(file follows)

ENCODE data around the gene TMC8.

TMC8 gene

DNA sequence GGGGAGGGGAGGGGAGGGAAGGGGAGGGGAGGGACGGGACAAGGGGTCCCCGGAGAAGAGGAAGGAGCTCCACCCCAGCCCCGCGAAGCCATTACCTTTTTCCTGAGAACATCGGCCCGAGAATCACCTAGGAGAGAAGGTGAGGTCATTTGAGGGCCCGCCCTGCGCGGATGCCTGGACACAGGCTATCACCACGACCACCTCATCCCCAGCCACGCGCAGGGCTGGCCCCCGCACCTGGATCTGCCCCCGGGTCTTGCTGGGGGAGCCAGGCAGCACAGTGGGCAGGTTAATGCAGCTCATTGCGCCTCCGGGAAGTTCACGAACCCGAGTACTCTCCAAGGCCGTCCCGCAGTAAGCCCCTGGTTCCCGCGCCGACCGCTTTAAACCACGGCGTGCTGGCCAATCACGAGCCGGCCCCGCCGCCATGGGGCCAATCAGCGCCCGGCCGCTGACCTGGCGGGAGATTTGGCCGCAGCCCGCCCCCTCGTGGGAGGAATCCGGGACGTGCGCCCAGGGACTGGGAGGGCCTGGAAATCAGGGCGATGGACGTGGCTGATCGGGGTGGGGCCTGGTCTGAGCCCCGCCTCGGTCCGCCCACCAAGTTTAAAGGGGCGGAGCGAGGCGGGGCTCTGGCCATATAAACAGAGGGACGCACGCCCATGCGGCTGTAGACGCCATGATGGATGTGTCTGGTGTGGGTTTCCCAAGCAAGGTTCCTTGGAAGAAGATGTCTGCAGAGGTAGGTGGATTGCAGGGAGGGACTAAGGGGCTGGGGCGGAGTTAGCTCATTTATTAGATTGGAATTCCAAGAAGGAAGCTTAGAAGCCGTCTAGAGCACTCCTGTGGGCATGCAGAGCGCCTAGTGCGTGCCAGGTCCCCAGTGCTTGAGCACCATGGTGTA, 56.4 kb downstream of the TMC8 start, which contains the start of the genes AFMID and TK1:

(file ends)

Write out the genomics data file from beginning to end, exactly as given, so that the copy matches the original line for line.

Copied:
ENCODE data around the gene TMC8.

TMC8 gene

DNA sequence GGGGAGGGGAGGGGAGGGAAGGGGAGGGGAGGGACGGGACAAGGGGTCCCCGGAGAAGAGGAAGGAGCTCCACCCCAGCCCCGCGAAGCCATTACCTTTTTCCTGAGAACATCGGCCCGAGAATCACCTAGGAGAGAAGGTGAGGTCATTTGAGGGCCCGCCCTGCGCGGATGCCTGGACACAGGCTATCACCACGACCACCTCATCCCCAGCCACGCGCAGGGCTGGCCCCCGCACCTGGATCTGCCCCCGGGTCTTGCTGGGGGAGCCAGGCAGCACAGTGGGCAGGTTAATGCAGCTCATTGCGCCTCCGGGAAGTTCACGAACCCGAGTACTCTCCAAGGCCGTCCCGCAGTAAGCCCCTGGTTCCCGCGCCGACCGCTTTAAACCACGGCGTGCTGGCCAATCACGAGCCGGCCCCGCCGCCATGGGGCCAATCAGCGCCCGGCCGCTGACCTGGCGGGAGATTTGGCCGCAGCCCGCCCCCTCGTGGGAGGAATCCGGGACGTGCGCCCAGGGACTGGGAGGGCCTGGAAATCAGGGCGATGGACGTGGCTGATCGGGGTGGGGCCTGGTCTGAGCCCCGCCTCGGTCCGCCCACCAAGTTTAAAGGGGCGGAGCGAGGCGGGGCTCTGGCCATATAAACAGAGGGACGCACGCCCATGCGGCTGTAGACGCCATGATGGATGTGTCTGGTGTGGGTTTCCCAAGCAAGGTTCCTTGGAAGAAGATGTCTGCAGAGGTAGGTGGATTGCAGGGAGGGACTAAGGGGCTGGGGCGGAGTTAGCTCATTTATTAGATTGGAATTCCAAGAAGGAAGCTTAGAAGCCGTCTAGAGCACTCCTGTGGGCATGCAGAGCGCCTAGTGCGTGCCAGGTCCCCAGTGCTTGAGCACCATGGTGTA, 56.4 kb downstream of the TMC8 start, which contains the start of the genes AFMID and TK1: